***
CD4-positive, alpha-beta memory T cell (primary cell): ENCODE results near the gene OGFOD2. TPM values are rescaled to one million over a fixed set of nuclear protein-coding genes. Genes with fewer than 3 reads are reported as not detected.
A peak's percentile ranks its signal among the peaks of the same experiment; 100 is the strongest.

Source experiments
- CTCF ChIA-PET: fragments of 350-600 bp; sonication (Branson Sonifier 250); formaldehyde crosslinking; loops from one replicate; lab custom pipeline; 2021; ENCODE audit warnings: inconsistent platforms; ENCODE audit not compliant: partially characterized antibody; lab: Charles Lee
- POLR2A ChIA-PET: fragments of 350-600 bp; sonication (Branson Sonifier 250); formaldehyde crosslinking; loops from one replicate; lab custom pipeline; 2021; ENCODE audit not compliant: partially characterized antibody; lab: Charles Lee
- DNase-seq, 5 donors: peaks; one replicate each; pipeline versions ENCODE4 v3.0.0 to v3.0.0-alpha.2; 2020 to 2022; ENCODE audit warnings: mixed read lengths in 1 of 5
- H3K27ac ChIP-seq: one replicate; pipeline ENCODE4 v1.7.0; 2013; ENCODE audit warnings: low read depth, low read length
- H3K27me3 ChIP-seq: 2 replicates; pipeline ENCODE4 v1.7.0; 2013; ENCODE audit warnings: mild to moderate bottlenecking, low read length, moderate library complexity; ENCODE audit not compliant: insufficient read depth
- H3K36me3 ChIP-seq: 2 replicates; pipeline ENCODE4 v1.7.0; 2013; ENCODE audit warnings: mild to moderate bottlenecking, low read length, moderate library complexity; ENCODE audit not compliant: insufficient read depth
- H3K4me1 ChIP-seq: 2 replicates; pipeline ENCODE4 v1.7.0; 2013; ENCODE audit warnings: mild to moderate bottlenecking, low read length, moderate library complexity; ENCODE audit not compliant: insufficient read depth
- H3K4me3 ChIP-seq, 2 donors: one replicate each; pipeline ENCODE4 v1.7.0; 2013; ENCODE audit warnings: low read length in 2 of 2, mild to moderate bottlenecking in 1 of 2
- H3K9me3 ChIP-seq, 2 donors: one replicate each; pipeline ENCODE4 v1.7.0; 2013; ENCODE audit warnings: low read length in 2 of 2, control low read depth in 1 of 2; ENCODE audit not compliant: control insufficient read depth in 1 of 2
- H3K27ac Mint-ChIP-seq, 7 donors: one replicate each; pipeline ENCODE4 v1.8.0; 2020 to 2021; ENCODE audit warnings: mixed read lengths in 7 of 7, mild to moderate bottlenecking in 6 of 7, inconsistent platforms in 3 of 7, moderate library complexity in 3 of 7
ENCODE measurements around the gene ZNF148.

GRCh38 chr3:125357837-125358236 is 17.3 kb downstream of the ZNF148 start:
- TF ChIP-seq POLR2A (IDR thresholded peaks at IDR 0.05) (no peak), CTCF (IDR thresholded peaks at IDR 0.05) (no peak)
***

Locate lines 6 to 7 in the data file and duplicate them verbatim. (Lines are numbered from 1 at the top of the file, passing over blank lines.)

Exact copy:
- DNase-seq, 5 donors: peaks; one replicate each; pipeline versions ENCODE4 v3.0.0 to v3.0.0-alpha.2; 2020 to 2022; ENCODE audit warnings: mixed read lengths in 1 of 5
- H3K27ac ChIP-seq: one replicate; pipeline ENCODE4 v1.7.0; 2013; ENCODE audit warnings: low read depth, low read length